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Q: I hate brake dust. I replaced the front pads and rotors about a month ago on my '98 Saab with Brembo rotors and EBC Red pads, which I have on another Saab and never notice a buildup of dust between washings. On the '98, I have to wash the front wheels every two or three days after about 50 miles of driving. The amount of dust does not seem to be decreasing with use. Any suggestions?
A: My only suggestion would be to check the finish pattern on the rotors. Some pads seem to like a certain type of finish pattern on a rotor. Check with the pad manufacturer to see if they have a specific recommendation. If you're a do-it-yourselfer, you could try scuffing the pads with a non-symmetrical finish pattern using a 400-grit sanding disc on your electric drill.
Q: I have excessive play in the steering wheel of my 1998 Dodge four-wheel-drive pickup truck with 150,000 miles. The steering gear seems to be the prime suspect because a mechanic said the steering linkage and suspension components are tight. When replacing the unit, how do I make sure the steering wheel stays straight in relation to the wheels? Will marking the steering coupler to its shaft and pitman arm apply to a new unit?
A: With the hood open, watch the pitman arm, the steering gearbox input shaft and steering coupler closely as someone moves the steering wheel back and forth an inch or two. If the play is in the coupler, replace it. Scribe or mark the coupler orientation with the front wheels straight in order to install it correctly. If the play is in the recirculating ball steering gearbox, it may be possible to adjust the worm gear bearing preload and the front thrust bearing. Chrysler recommends making these adjustments with the steering gearbox removed from the vehicle. Mark or scribe the pitman arm at the sector shaft master spline to reinstall the pitman arm in the correct position.
Q: There are four cars in my family, and it seems I can never get a pair of windshield wipers to do their job. I always end up with a streak or a spot where the wiper completely misses. Is there a secret to getting a pair of wipers to do a better job?
A: Start by making sure the windshield is clean. Automotive glass cleaner and wadded-up newspaper do a good job, but for really stubborn road film, polish the glass with a metal polish like Brasso, then clean the residue with glass cleaner. Also, don't forget to clean the wiper blade edges every time you clean the windshield.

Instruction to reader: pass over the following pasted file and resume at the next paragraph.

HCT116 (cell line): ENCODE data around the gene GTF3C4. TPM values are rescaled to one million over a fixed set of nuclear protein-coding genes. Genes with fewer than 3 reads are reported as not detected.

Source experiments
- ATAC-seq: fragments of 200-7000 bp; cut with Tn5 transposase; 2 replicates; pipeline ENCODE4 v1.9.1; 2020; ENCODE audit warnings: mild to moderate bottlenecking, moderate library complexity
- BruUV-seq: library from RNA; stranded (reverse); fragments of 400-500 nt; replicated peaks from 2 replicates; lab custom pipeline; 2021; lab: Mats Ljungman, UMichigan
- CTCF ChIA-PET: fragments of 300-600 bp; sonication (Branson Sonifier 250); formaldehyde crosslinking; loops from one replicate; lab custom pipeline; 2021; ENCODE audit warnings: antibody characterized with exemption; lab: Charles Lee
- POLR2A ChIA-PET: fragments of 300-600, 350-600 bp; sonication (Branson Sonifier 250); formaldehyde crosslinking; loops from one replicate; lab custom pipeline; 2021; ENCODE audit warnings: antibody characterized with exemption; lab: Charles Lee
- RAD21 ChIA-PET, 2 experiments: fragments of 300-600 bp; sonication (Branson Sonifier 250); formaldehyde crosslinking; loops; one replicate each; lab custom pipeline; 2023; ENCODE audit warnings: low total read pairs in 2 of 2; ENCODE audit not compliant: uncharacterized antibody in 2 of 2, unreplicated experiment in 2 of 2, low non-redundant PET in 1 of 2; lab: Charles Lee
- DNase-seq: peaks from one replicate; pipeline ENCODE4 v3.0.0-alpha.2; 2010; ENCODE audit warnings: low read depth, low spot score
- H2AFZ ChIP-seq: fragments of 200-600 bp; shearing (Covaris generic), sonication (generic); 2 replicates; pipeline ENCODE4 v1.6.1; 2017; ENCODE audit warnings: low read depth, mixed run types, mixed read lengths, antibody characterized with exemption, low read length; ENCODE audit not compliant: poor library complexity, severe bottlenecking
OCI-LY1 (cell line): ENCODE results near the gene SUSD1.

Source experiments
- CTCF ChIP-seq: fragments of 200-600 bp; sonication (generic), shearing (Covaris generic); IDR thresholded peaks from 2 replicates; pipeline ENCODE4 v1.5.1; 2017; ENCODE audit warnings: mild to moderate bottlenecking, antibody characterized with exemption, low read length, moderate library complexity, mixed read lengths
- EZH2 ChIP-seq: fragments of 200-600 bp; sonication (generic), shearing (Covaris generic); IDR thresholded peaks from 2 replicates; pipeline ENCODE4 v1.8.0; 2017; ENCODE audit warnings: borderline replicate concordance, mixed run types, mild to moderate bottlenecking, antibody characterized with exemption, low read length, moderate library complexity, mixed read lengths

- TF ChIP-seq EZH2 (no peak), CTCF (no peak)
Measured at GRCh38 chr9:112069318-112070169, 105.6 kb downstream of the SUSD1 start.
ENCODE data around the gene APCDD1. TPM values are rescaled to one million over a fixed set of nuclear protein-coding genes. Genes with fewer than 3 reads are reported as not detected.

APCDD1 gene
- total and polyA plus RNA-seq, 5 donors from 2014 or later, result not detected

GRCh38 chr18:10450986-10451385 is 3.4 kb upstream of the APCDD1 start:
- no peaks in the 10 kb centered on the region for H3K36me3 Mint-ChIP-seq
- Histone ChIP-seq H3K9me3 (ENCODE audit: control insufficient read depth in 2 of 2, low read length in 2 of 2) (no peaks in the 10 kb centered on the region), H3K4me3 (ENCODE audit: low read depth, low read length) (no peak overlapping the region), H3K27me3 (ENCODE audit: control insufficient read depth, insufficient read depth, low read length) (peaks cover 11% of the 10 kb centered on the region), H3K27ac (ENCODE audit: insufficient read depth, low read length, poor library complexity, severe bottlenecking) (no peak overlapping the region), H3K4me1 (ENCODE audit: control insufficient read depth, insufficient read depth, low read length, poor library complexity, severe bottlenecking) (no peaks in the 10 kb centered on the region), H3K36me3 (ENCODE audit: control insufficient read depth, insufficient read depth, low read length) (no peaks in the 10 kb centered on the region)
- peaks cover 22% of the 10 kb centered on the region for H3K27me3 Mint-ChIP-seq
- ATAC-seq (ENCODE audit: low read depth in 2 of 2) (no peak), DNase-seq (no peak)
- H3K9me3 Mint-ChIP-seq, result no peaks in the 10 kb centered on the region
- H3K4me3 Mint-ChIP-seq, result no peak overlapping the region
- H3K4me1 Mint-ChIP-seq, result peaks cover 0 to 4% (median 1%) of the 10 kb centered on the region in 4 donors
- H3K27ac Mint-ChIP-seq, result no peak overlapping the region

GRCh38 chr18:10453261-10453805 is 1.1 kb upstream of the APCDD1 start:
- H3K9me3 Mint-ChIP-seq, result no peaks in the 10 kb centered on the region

Q: I have a '55 T-Bird with the 292-cubic-inch engine and four-barrel "teapot" carburetor that is notorious for reliability. I've had the carb professionally rebuilt, but the engine won't start without a shot of ether starting fluid. When it does start, it idles and runs fine. It does not seem to get gas on its own for starting even though it has a new fuel pump. Should I replace the old carb?
A: You could try a one-way check valve in the fuel line between the pump and carb, but the most likely scenario is fuel leaking from the carburetor float bowl while the car sits. Thus, when you try to start it, there's no fuel in the carb. Assuming it's a mechanical fuel pump, it won't refill the carb until you either crank the engine for a long period of time or the engine starts.
To determine whether this is the problem, remove the air cleaner, and with the key off, stuff rags or paper towels down the venturis to prevent the screws from falling into the intake manifold and remove the carb top cover to check how much fuel is in the float bowl. If it's empty, fuel leaking from the expansion plugs in the bottom of the float is the likely culprit.
Paul Brand, author of "How to Repair Your Car," is an automotive troubleshooter, driving instructor and former race-car driver. Readers may write to him at: Star Tribune, 425 Portland Ave. S., Minneapolis, Minn. 55488 or via email at email@example.com. Please explain the problem in detail and include a daytime phone number. Because of the volume of mail, we cannot provide personal replies.